Cleaning Out the Basement–Thirty Recipes Suitable for Framing

My tattered edition of this portfolio was picked up at a small bookstore in western Massachusetts. The folder was torn and it was shoved into a remainder bin.

After framing one image–Cherries Jubilee (we live in DC, cherries are a thing)–I shoved it into a safe space between my desk and bookshelf and forgot about it for years at a time, which I sometimes think is the easiest way to create value–forgetting about something and  seeing it with new appreciation when it resurfaces. It applies to people and prints.

When I graduated from college, David Lance Goines‘ work was the height of sophistication–hippie historicism. Medieval, William Morris, filtered through Berkeley California, where Goines set up his Saint Hieronymus Press and printed annual anniversary posters for Chez Panisse, another alternative business run by his friend Alice Waters.

I am a sucker for the nobility of the press and the artistry of letterpress. I still love these images–calm, carefully considered, assembled on the page with a creative rigor enforced by the press and the page. Roots and stems crawl and twine; crabs, carrots and cows march in sturdy sets. Most of the recipes are illustrated with their ingredients but Chicken Breasts Florentine come with two blank-eyed, burgundy harpies, Marinated Tomatoes are elaborately illustrated with a crusader knight on horseback, and Apple Sauce with a fundamental Eve, Adam, snake, and tree.

And the I love the recipes as well. They capture a time of growing interest in the American table. Reaching out to unfamiliar cultures with dishes like Chicken Biryani, Stuffed Grape Leaves,  and Moroccan Carrots; interpreting French sophistication with Orange Duck and Pate Maison; and exalting the simple in recipes like Pepper Toast and Homemade Yoghurt.

I’m thinking it’s time they come out of their portfolio–maybe framed on the dining room wall?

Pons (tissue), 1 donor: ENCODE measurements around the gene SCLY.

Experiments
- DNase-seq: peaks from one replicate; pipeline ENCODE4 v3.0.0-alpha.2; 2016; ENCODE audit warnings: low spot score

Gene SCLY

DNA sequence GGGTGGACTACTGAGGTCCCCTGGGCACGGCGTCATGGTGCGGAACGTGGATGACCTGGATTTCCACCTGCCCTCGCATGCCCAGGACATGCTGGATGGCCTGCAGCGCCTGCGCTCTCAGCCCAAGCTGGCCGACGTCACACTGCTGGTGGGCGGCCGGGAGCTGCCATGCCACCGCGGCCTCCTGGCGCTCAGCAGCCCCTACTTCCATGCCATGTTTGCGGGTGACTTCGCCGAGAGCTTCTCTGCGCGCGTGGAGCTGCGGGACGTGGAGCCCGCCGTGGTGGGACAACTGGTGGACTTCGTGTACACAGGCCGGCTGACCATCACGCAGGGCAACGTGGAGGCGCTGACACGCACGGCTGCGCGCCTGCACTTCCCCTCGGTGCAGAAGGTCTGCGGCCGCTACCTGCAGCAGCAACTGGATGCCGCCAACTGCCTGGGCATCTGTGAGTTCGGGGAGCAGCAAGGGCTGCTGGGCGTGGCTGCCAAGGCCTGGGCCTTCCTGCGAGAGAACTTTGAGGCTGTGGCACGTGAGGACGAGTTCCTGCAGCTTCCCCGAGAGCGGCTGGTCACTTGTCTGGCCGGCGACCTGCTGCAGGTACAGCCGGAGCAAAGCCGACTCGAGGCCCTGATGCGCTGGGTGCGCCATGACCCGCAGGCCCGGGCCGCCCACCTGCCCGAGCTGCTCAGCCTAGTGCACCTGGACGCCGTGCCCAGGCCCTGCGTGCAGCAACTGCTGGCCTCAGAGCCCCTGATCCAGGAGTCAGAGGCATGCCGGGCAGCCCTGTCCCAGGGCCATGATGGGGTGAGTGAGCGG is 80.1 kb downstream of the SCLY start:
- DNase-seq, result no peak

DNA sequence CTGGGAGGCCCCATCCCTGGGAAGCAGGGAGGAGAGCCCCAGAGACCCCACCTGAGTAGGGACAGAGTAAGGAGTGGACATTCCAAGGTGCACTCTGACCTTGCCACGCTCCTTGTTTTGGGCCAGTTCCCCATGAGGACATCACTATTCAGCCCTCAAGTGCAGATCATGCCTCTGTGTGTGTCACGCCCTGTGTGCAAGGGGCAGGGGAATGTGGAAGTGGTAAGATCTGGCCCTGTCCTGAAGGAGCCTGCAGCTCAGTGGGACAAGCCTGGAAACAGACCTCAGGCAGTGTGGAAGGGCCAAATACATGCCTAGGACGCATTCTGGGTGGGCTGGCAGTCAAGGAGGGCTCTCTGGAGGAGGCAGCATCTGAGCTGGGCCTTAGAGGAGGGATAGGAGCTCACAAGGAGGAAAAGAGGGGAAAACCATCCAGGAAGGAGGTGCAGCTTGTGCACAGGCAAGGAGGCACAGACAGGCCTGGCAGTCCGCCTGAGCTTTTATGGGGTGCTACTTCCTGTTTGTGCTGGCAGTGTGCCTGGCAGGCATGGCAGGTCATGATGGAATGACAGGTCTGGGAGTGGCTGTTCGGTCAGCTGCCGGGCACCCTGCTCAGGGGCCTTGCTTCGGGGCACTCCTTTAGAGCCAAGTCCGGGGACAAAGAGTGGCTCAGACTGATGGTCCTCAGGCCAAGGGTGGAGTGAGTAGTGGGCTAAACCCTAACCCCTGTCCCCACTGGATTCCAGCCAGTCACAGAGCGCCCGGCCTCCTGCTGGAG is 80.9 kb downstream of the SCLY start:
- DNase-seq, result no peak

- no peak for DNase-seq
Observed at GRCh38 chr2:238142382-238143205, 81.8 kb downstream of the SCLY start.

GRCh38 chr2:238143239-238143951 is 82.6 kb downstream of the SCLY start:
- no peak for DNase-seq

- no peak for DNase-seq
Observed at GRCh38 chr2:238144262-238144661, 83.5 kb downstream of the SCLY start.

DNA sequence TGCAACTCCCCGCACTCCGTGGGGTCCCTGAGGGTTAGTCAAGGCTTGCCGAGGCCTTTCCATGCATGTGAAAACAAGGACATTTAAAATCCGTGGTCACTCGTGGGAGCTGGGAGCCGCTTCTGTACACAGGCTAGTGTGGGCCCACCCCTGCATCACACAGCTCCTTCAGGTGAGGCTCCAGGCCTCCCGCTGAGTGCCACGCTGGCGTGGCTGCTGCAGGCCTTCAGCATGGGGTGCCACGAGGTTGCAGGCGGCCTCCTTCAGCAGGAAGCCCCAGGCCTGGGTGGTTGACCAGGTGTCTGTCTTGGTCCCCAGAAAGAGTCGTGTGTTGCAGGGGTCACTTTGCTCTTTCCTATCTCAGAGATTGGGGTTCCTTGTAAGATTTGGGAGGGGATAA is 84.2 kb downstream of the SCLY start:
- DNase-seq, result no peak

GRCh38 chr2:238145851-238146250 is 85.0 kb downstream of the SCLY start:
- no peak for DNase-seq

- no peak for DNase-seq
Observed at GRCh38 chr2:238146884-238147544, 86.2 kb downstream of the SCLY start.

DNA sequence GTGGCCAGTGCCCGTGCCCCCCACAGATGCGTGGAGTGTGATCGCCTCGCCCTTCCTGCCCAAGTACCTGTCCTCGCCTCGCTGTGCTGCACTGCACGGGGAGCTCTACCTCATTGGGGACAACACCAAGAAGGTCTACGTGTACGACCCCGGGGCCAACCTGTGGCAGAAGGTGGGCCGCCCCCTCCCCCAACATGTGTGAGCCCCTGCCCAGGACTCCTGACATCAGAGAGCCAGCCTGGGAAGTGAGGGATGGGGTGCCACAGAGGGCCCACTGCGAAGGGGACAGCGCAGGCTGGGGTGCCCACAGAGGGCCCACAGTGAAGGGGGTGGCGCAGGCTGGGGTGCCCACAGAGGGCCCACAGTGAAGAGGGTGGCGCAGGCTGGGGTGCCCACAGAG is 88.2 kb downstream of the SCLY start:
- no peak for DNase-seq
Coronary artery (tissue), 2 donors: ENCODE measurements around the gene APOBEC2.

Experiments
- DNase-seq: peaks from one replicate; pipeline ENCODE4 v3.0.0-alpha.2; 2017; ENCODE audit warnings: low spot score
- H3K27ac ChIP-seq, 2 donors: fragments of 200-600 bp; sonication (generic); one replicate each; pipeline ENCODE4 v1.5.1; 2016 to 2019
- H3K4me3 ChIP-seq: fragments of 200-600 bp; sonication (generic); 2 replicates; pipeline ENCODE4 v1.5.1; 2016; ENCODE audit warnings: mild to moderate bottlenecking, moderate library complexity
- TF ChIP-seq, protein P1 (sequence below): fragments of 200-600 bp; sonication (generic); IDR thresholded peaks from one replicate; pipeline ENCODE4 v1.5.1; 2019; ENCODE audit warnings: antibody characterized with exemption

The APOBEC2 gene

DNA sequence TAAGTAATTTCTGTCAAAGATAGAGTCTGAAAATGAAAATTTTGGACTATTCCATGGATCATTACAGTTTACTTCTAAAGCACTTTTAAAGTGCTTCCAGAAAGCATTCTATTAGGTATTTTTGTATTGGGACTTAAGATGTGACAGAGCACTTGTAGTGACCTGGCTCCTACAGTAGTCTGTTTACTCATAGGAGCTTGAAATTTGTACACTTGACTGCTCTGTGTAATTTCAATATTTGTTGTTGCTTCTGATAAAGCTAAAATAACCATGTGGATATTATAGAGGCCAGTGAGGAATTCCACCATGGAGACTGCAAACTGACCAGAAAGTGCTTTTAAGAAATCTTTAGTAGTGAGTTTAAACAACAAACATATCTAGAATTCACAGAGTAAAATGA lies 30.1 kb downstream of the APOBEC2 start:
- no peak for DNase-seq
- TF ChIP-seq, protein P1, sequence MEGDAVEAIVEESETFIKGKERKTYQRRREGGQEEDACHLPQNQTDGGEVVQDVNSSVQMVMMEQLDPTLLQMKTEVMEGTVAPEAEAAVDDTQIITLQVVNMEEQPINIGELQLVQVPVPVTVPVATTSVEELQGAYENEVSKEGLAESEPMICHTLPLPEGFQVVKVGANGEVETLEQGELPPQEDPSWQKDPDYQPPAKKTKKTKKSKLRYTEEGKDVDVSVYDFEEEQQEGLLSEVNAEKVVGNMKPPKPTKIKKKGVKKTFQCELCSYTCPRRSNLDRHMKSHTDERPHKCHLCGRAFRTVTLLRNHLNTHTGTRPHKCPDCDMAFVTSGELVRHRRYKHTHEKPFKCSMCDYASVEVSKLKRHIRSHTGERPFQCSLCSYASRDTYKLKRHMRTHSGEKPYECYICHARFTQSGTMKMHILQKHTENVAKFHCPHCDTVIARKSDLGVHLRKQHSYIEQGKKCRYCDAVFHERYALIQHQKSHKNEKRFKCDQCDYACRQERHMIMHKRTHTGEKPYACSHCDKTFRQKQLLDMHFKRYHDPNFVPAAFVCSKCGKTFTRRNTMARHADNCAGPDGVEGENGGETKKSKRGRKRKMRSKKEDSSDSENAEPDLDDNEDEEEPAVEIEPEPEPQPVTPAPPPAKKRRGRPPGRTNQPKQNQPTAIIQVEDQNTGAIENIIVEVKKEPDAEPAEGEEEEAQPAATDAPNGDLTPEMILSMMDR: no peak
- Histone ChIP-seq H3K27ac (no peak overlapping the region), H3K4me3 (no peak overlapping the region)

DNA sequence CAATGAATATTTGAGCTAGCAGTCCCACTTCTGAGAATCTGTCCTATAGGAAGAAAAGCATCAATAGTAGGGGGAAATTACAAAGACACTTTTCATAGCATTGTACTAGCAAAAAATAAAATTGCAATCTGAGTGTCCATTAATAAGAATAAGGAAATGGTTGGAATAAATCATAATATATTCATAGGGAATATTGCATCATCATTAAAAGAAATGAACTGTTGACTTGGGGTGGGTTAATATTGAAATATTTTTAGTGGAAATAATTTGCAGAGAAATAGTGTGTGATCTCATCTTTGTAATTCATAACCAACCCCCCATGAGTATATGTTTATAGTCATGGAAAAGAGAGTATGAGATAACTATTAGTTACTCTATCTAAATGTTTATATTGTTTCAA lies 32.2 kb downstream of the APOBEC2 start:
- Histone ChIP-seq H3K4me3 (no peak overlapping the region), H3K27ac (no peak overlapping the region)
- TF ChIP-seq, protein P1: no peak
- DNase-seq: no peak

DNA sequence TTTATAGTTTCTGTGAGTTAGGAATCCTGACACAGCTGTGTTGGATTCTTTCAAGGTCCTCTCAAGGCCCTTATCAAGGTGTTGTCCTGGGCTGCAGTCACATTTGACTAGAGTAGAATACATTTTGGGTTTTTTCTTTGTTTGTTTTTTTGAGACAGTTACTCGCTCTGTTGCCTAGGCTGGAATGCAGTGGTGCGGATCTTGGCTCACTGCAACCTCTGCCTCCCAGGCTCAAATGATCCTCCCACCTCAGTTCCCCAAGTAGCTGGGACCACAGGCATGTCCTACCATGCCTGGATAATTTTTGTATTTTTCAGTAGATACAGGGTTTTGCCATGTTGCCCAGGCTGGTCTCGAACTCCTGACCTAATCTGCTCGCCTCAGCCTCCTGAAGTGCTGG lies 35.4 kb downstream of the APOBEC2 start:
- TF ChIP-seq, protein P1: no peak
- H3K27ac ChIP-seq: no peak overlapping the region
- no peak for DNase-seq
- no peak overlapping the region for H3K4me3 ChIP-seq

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Fruit

 

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Fruit by Nancie McDermott, UNC Press 2017, $20.00 cloth, 144 pages

It has so happened in all ages of the world that some have labored, and others have, without labor, enjoyed a large proportion of the fruits.

Abraham Lincoln

It’s easy to see how the wild and cultivated sweet produce that nature gives us is turned into a vivid metaphor.

This Savor the South series continues to unearth culinary treasures. In this book, McDermott admits that, “While apples, pears, blueberries, raspberries, and nectarines have a proud place on the Southern table, they are also widely known…”.

And so she reaches up higher into the top branches and deeper into the thorny patches to pull out distinctly Southern fruits like scuppernong and muscadine grapes, mayhaws and damson plums, wild persimmons and elusive pawpaws.

As with all the books in this series, McDermott incorporates her own memories and some history–cantaloupe was  named in the 16th century for the Italian city of Cantalupo, even though the strain we enjoy is actually a muskmelon cousin. Fig orchards thrived at Mount Vernon and Monticello–it was the founders’ intent that we should enjoy fruits–actual and metaphorical. The indigenous pawpaw is full of vitamin C and sustained Native Americans and African Americans escaping slavery, but the mango-like pods are easily bruised and unsuitable as a market fruit.

Some of these fruits take work–pawpaws and mayhaws are foraged, and mayhaws and quince have to be cooked into preserves or syrups before they can be enjoyed. But others, like peaches and blackberries can be found at a pick-your-own farm or, if you must, at the supermarket.

Make this book a summer project, from cooling Cantaloupe Agua Fresca, Fresh Fig Pie, and Bill Smith’s Green Peach Salad, to Strawberry Rhubarb Pie. And if you time your project right, preserves like Watermelon Rind Pickles, Quince Ratafia, and Damson Plum Jam will take you right through the winter.

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Eight Flavors

In a clever combination of history and contemporary technology, Sarah Lohman has sussed out what really American flavors are. And you can blame it on the rosewater used to flavor cookies at the Ohio living history museum she worked at as a teenager. Why not vanilla? Run that question through data-mining software and it leads to all kinds of revelations–in this case, eight.

This review appeared in CHoWline, the monthly newsletter of the Culinary Historians of Washington DC. We meet monthly, check us out online.

chowline review

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Build a Bowl–Cookbook Digest

Sometimes you just want a bowl, a spoon, and no fuss. Either of these books are just the thing when you’re tired, hungry, and not sure what’s in the fridge. But a reasonable pantry, a creative eye, and the inspiration in Grain Bowls can lead you to hearty, fresh, meaty, veggie dinner.

Or go for seasonal soups. Long-cooked or a quick simmer, Anna Helm Baxter helps you build flavor.

This review appeared in Cookbook Digest; pick up your copy here.

 

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Cleaning Out the Basement–What Shall I Cook Today?

Another treasure from the St. John's Opportunity Shop that will likely head over to the Products Cookbook Collection at the National Museum of American History, via CHoW